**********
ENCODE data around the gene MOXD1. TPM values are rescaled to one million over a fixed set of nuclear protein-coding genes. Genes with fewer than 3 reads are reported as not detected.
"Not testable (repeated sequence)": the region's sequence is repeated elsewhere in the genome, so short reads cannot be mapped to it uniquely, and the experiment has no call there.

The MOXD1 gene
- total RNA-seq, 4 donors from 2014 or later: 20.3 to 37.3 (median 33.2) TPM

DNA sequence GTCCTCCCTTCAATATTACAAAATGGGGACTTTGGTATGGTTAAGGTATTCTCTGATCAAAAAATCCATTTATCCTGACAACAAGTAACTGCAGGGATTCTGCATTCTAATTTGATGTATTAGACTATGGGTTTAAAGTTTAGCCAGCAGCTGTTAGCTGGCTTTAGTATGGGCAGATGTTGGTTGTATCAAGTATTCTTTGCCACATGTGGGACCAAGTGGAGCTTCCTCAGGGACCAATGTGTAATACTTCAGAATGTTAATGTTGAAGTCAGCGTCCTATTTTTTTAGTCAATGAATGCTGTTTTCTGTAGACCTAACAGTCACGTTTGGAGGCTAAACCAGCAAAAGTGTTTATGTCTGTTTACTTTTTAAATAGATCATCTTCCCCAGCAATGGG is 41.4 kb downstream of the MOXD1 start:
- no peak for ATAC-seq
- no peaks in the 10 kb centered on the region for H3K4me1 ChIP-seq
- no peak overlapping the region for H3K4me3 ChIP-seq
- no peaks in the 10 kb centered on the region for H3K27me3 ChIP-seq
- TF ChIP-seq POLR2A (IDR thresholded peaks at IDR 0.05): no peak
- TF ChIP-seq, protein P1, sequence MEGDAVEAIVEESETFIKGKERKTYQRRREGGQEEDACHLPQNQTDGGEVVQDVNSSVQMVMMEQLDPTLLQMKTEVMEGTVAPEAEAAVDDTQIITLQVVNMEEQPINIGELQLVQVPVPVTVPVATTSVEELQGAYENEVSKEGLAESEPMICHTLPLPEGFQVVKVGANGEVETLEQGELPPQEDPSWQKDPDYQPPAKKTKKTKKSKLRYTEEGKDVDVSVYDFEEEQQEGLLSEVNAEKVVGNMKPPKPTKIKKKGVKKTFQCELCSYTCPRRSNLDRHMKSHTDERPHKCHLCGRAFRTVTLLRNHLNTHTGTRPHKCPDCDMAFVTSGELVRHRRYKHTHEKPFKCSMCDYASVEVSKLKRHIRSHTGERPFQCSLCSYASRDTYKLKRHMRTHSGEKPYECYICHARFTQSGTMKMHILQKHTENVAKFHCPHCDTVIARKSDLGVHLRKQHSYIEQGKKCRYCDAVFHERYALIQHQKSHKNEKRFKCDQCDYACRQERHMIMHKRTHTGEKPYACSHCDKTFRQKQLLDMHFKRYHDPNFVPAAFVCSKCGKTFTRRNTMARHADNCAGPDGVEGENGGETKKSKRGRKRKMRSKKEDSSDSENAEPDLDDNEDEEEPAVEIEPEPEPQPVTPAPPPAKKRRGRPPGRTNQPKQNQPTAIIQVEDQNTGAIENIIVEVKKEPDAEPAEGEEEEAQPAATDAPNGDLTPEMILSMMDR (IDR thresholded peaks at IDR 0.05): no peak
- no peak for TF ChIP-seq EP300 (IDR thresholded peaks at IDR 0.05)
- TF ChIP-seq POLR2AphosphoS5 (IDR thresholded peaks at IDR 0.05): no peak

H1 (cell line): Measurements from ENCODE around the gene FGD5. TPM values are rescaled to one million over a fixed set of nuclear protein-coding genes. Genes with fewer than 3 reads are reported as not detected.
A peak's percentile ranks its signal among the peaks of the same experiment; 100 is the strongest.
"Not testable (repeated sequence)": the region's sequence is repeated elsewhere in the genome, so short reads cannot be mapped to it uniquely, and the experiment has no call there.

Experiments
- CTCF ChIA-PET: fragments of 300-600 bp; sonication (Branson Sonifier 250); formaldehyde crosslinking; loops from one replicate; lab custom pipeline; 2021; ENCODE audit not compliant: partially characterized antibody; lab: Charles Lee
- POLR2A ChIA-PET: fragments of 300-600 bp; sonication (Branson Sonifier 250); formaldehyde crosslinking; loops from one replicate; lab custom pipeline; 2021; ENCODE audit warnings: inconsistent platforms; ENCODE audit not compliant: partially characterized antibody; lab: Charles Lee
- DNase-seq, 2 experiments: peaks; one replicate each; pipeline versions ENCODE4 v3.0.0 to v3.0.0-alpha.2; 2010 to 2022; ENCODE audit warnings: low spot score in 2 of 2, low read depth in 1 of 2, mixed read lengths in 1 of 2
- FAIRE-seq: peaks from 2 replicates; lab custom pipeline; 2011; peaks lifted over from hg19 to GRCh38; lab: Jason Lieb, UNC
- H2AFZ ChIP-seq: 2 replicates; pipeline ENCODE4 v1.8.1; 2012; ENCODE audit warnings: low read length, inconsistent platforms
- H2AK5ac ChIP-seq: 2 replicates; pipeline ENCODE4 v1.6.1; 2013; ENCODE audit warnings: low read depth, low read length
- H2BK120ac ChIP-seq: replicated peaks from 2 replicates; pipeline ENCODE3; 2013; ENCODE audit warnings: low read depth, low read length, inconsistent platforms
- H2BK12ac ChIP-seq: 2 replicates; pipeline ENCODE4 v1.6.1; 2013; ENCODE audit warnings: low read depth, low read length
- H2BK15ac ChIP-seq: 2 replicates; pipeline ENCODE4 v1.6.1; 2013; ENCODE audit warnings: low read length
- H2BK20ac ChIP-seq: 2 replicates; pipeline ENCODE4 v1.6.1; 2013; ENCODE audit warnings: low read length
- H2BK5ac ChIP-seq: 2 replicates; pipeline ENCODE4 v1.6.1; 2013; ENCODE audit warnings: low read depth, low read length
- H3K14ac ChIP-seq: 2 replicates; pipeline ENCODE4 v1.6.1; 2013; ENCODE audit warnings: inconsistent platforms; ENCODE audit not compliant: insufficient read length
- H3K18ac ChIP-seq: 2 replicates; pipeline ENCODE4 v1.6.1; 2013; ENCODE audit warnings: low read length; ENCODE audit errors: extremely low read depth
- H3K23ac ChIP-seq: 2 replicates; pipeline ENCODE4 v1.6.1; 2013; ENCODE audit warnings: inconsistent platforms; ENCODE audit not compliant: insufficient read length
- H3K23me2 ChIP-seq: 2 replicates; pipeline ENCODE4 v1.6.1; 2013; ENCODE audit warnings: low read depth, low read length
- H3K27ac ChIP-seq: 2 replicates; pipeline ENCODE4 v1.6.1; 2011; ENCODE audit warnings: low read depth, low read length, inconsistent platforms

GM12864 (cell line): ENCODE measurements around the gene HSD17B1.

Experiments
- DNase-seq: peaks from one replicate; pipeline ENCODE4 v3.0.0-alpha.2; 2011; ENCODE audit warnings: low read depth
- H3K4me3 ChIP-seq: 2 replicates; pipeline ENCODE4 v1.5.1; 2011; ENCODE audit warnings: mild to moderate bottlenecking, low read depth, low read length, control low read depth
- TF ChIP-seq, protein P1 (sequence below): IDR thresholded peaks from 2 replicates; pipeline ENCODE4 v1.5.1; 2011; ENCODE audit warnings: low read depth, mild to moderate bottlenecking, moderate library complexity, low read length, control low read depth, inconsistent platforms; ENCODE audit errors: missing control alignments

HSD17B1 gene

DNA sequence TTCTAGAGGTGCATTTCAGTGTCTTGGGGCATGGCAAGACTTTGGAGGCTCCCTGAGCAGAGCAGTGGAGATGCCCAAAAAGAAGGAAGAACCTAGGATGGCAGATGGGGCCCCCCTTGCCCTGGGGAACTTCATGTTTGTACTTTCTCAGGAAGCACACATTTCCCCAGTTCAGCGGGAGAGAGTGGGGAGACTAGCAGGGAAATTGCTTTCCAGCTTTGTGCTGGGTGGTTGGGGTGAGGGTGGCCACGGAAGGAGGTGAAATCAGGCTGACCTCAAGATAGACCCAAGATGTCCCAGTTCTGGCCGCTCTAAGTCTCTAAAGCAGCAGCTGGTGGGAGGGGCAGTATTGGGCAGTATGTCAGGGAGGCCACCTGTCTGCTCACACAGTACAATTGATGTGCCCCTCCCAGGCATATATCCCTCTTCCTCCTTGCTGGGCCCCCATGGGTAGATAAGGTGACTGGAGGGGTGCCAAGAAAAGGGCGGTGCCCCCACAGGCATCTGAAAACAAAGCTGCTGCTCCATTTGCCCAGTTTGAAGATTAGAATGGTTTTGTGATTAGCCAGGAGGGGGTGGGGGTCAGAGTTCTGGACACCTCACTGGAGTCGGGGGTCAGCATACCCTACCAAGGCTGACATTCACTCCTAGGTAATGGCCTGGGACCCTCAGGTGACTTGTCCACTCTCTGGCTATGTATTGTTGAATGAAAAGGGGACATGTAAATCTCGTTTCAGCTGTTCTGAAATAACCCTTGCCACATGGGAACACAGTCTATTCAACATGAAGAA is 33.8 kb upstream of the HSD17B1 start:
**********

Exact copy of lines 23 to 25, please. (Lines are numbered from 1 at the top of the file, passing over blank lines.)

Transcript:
- H2AK5ac ChIP-seq: 2 replicates; pipeline ENCODE4 v1.6.1; 2013; ENCODE audit warnings: low read depth, low read length
- H2BK120ac ChIP-seq: replicated peaks from 2 replicates; pipeline ENCODE3; 2013; ENCODE audit warnings: low read depth, low read length, inconsistent platforms
- H2BK12ac ChIP-seq: 2 replicates; pipeline ENCODE4 v1.6.1; 2013; ENCODE audit warnings: low read depth, low read length